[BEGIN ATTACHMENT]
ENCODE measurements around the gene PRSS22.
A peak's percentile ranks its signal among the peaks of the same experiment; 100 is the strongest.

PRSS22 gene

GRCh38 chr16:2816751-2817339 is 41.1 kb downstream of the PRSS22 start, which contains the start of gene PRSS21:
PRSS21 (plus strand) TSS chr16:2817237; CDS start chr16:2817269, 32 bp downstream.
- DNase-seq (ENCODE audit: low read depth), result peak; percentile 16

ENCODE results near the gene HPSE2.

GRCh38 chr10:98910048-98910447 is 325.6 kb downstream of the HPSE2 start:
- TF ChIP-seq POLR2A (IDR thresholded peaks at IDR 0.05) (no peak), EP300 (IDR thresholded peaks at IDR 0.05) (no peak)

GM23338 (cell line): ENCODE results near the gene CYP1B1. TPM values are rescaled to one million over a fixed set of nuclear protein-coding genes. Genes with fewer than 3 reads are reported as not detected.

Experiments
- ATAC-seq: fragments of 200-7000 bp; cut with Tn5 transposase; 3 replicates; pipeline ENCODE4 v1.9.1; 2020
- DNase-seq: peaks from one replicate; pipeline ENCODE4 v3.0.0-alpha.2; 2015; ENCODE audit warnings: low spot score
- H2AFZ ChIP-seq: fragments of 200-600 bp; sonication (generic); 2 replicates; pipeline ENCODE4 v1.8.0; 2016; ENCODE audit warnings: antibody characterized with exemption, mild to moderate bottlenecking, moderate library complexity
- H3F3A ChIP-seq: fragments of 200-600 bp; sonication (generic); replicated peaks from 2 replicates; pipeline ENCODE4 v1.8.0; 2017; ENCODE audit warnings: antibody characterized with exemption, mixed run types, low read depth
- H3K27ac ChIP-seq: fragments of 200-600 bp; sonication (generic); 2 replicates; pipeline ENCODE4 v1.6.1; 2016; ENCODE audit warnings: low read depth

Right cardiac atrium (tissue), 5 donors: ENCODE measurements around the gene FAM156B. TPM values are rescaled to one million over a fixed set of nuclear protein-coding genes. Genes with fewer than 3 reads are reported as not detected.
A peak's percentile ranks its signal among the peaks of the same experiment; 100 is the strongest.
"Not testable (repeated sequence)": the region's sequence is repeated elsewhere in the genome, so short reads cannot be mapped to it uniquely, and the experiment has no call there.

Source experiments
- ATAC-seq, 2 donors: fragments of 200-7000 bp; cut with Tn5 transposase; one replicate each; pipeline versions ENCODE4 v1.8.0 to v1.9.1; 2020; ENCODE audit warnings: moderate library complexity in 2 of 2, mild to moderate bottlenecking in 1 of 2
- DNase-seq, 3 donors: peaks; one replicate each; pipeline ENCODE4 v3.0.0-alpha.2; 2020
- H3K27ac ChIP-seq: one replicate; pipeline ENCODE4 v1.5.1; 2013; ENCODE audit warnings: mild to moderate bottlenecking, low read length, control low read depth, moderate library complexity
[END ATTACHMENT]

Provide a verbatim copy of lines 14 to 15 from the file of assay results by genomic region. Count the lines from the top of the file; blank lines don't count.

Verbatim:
- H2AFZ ChIP-seq: fragments of 200-600 bp; sonication (generic); 2 replicates; pipeline ENCODE4 v1.8.0; 2016; ENCODE audit warnings: antibody characterized with exemption, mild to moderate bottlenecking, moderate library complexity
- H3F3A ChIP-seq: fragments of 200-600 bp; sonication (generic); replicated peaks from 2 replicates; pipeline ENCODE4 v1.8.0; 2017; ENCODE audit warnings: antibody characterized with exemption, mixed run types, low read depth